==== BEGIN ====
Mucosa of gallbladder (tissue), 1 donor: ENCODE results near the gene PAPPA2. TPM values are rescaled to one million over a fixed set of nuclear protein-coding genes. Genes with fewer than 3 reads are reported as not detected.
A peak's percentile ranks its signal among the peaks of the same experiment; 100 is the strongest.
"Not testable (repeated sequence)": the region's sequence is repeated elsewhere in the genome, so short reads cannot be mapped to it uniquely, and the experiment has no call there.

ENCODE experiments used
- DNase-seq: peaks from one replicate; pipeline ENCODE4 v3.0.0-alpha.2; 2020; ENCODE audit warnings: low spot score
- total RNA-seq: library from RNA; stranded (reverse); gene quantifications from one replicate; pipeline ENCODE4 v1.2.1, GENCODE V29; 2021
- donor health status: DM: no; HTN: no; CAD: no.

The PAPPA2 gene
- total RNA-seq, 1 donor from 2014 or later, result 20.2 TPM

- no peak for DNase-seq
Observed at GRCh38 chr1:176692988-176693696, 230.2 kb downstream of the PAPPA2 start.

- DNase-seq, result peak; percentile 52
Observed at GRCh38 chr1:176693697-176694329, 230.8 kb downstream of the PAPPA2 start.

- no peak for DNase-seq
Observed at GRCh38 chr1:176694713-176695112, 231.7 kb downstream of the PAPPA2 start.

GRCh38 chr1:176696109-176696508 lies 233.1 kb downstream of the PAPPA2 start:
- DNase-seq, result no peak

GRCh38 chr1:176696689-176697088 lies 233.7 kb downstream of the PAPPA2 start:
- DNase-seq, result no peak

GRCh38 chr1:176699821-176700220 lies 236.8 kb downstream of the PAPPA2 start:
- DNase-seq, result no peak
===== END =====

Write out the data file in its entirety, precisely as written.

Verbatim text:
Mucosa of gallbladder (tissue), 1 donor: ENCODE results near the gene PAPPA2. TPM values are rescaled to one million over a fixed set of nuclear protein-coding genes. Genes with fewer than 3 reads are reported as not detected.
A peak's percentile ranks its signal among the peaks of the same experiment; 100 is the strongest.
"Not testable (repeated sequence)": the region's sequence is repeated elsewhere in the genome, so short reads cannot be mapped to it uniquely, and the experiment has no call there.

ENCODE experiments used
- DNase-seq: peaks from one replicate; pipeline ENCODE4 v3.0.0-alpha.2; 2020; ENCODE audit warnings: low spot score
- total RNA-seq: library from RNA; stranded (reverse); gene quantifications from one replicate; pipeline ENCODE4 v1.2.1, GENCODE V29; 2021
- donor health status: DM: no; HTN: no; CAD: no.

The PAPPA2 gene
- total RNA-seq, 1 donor from 2014 or later, result 20.2 TPM

- no peak for DNase-seq
Observed at GRCh38 chr1:176692988-176693696, 230.2 kb downstream of the PAPPA2 start.

- DNase-seq, result peak; percentile 52
Observed at GRCh38 chr1:176693697-176694329, 230.8 kb downstream of the PAPPA2 start.

- no peak for DNase-seq
Observed at GRCh38 chr1:176694713-176695112, 231.7 kb downstream of the PAPPA2 start.

GRCh38 chr1:176696109-176696508 lies 233.1 kb downstream of the PAPPA2 start:
- DNase-seq, result no peak

GRCh38 chr1:176696689-176697088 lies 233.7 kb downstream of the PAPPA2 start:
- DNase-seq, result no peak

GRCh38 chr1:176699821-176700220 lies 236.8 kb downstream of the PAPPA2 start:
- DNase-seq, result no peak